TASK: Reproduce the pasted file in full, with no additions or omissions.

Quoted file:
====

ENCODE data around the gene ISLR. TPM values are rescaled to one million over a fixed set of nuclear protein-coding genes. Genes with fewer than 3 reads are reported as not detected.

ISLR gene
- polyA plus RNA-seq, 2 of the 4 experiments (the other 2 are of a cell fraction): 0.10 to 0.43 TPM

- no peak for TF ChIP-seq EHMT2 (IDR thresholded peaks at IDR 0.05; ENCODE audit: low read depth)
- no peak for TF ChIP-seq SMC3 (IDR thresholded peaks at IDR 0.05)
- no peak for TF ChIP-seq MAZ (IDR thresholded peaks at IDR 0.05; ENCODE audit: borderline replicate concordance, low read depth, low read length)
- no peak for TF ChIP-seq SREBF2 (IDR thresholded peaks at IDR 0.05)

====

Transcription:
ENCODE data around the gene ISLR. TPM values are rescaled to one million over a fixed set of nuclear protein-coding genes. Genes with fewer than 3 reads are reported as not detected.

ISLR gene
- polyA plus RNA-seq, 2 of the 4 experiments (the other 2 are of a cell fraction): 0.10 to 0.43 TPM

- no peak for TF ChIP-seq EHMT2 (IDR thresholded peaks at IDR 0.05; ENCODE audit: low read depth)
- no peak for TF ChIP-seq SMC3 (IDR thresholded peaks at IDR 0.05)
- no peak for TF ChIP-seq MAZ (IDR thresholded peaks at IDR 0.05; ENCODE audit: borderline replicate concordance, low read depth, low read length)
- no peak for TF ChIP-seq SREBF2 (IDR thresholded peaks at IDR 0.05)